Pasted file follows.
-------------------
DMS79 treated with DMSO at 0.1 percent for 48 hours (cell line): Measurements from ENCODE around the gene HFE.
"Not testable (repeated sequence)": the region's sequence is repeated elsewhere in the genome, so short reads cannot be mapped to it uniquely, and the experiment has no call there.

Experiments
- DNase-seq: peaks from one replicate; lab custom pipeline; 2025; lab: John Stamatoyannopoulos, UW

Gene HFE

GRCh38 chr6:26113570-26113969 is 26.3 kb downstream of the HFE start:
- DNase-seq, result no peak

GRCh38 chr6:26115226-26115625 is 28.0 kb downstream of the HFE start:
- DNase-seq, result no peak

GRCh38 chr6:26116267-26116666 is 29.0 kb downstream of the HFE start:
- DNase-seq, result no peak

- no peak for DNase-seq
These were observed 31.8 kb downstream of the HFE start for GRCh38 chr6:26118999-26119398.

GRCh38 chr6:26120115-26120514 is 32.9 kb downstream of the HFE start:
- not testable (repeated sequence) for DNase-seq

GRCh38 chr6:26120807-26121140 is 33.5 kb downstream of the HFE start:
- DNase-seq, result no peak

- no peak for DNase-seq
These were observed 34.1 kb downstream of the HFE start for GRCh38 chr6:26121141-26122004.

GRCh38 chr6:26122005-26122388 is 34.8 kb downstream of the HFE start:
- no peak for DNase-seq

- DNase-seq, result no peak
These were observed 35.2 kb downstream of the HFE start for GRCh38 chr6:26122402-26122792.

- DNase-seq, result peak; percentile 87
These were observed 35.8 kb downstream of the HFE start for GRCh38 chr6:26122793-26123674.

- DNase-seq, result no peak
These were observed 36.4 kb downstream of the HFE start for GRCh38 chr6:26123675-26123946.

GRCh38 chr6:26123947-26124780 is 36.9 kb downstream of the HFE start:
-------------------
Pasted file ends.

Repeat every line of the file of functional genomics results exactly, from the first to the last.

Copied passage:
DMS79 treated with DMSO at 0.1 percent for 48 hours (cell line): Measurements from ENCODE around the gene HFE.
"Not testable (repeated sequence)": the region's sequence is repeated elsewhere in the genome, so short reads cannot be mapped to it uniquely, and the experiment has no call there.

Experiments
- DNase-seq: peaks from one replicate; lab custom pipeline; 2025; lab: John Stamatoyannopoulos, UW

Gene HFE

GRCh38 chr6:26113570-26113969 is 26.3 kb downstream of the HFE start:
- DNase-seq, result no peak

GRCh38 chr6:26115226-26115625 is 28.0 kb downstream of the HFE start:
- DNase-seq, result no peak

GRCh38 chr6:26116267-26116666 is 29.0 kb downstream of the HFE start:
- DNase-seq, result no peak

- no peak for DNase-seq
These were observed 31.8 kb downstream of the HFE start for GRCh38 chr6:26118999-26119398.

GRCh38 chr6:26120115-26120514 is 32.9 kb downstream of the HFE start:
- not testable (repeated sequence) for DNase-seq

GRCh38 chr6:26120807-26121140 is 33.5 kb downstream of the HFE start:
- DNase-seq, result no peak

- no peak for DNase-seq
These were observed 34.1 kb downstream of the HFE start for GRCh38 chr6:26121141-26122004.

GRCh38 chr6:26122005-26122388 is 34.8 kb downstream of the HFE start:
- no peak for DNase-seq

- DNase-seq, result no peak
These were observed 35.2 kb downstream of the HFE start for GRCh38 chr6:26122402-26122792.

- DNase-seq, result peak; percentile 87
These were observed 35.8 kb downstream of the HFE start for GRCh38 chr6:26122793-26123674.

- DNase-seq, result no peak
These were observed 36.4 kb downstream of the HFE start for GRCh38 chr6:26123675-26123946.

GRCh38 chr6:26123947-26124780 is 36.9 kb downstream of the HFE start: